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Thread: Anyone know how to read a SATA drive that will not mount, but will spin up?

  1. #1

    Default Anyone know how to read a SATA drive that will not mount, but will spin up?

    Anyone here know any helpful DOS or Win utility that can read an unmounted SATA drive? Ghost 8.0 for DOS and FTK Imager both fail

    Scary to think of a situation where I can still spin up the drive and talk to its firmware, but FTK cannot read it...but that situation has happened.

    I don't usually care too much about HDs, but this one happens to have all of the samples I have made off my analog gear for doing techno tracker files for the last few years and I also lost all the work on my 3rd album....grrr.

    Oh, I am trying to get this drive to work on a borrowed XP, P4 4Ghz it needs to be software that works on XP SP3.

    Thank you.

  2. #2


    try downloading and running hirens boot cd, it comes with loads of disk diagnostic/repair/recovery tools, maybe one of them might work?

    The latest version of this cd is legal because it uses freeware tools (the licenced ones are gone ) If however you search the net, you might find a version with all the licenced software still in it.

  3. #3


    Is this forum the only diaper one I have ever been on with a decided lack of computer techs??? Are you all asleep? *cry*

    Maybe you could at least reply if you are IT and don't know the answer either. It would at least make me feel better about the problem ^_^;

    Oh and I did check out that disc, but nothing on it is trickxy enough.

  4. #4


    i use acronis true image these days when i need to clone a disk. it will do a raw copy, so maybe....

    i have also successfully recovered a mail database off a failed drive once, but diaper me if i can remember the software i used to do it... It was a boot cd environment with various tools pre-loaded, hmmm... hang on...
    found it. winternals recovery manager.

  5. #5


    If the drive won't spin at all, it could be a hardware issue. This would require technical support of a higher power.

    I've successfully swapped the motherboard on one of my drives, and will attempt to change the heads on another (as soon as I get a few drives to sacrifice in practicing to do the real head swap).

    There are video's on YouTube that can show examples of this.

    For what it is worth, if the material on the drive is very important, you can always send it off for recovery. Expensive, but maybe worth the expense depending on the data...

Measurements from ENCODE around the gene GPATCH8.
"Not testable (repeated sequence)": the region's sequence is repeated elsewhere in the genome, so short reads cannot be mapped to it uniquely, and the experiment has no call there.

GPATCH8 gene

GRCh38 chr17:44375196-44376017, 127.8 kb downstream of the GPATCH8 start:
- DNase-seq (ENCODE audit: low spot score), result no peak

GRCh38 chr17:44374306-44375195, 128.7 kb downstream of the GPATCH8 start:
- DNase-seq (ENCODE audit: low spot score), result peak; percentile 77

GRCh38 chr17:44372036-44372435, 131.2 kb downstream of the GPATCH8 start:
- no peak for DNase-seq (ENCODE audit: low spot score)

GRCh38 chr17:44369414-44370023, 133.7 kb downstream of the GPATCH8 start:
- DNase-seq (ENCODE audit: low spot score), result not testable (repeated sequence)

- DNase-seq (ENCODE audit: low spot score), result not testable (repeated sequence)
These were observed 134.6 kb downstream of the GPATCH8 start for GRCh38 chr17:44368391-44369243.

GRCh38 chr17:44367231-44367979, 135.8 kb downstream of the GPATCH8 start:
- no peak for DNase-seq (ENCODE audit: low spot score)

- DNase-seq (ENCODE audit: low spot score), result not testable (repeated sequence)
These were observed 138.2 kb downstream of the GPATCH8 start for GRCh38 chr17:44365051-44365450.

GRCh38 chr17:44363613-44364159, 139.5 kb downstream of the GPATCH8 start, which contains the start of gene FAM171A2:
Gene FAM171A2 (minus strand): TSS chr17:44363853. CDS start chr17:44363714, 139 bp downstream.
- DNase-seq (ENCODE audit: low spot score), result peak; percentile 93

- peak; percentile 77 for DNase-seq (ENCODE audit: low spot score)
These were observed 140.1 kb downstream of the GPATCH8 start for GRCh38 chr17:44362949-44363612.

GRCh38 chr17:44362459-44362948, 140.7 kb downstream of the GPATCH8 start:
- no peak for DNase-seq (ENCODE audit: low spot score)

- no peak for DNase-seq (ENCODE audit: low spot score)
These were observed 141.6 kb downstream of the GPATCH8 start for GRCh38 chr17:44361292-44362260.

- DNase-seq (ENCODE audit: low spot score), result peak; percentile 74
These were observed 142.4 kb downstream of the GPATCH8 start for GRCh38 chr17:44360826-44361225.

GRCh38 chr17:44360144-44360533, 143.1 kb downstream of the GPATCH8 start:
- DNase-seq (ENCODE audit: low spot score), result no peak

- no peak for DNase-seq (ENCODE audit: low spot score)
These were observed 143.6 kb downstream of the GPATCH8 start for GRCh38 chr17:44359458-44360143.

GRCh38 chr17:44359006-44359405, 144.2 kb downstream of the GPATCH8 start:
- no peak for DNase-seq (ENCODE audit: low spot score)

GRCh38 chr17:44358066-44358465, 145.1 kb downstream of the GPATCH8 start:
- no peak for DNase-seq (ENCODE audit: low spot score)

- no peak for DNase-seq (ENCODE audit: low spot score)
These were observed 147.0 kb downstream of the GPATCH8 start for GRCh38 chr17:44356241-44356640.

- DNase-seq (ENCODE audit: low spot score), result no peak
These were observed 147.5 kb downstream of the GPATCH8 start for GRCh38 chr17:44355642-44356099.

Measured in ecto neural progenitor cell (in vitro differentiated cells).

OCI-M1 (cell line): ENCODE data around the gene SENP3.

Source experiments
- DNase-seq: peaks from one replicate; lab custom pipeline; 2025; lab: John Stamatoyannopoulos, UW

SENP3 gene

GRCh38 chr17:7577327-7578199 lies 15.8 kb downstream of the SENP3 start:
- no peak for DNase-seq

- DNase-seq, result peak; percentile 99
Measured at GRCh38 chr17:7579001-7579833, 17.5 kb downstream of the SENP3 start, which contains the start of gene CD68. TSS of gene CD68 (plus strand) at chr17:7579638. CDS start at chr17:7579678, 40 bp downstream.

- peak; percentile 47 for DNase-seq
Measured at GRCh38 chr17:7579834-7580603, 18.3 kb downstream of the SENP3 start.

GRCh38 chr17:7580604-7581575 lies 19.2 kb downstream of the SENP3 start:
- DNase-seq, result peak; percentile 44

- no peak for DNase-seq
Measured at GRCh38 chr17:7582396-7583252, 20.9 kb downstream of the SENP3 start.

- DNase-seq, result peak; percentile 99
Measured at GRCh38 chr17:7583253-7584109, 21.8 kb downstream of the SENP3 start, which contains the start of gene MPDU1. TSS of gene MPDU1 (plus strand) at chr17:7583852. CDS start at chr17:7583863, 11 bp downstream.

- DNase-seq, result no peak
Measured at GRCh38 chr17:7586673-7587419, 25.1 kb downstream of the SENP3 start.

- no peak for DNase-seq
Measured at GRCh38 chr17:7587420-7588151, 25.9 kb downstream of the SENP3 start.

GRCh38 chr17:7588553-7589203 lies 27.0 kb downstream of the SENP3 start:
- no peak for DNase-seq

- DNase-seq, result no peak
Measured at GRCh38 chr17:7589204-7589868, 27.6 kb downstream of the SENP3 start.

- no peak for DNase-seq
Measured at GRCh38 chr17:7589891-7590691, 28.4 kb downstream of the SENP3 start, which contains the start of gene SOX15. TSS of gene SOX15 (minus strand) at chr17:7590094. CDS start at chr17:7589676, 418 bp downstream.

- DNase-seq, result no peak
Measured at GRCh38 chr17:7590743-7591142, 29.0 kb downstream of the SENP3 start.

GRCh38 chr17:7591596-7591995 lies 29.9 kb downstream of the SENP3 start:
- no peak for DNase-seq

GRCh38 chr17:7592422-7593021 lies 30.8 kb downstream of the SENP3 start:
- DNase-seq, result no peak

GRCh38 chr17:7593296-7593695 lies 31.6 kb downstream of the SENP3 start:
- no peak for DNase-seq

6. #6


    It sounds to me like a faulty logic board. Unfortunately if the drive has a bad logic board, the only thing you can do is either contact the MFR of the drive to see if they are willing to sell you a replacement board, or send the drive off for data recovery... they would need to physically disassemble the drive to recover your data, and these services don't come cheap :/

  7. #7


    I have two sugestions for you:

    1. Boot from either a USB key (if your computer can do that) or from CD using a LiveUSB/CD found here. As sad as this sound, I actually manages to salvaged some guy's computer that way (it didn't want to boot from HDD or CD, but it booted fine from USB (I was actually able to access the files from his hard drive) and then it worked well after I reinstalled Windows... To this day I have no idea what was wrong :P), this might allow you to look at the files on your HDD and then transfer them to, say, a spare USB key or a USB HDD. This might not work, but at least its free (minus one rewritable DVD) to try. Just make sure not to actually install Linux, then there would be some data loss...

    2. Either find someone that owns or buy (should be under 50$) a SATA to USB cable. If the problem is on the motherboard this will work, and you will be able to transfer your data to another computer. If its a problem with your hard drive, tough, then its a loss of however much that cable cost.
    Last edited by Near; 08-Dec-2010 at 19:02. Reason: Double post

  8. #8


    I assume you have tried it on multiple machines?
    Also, has the drive been initialised before? If it is new, it will need to be initialized before it will even be noticed by an operating system. Though some of the utilities you mentioned should detect this.

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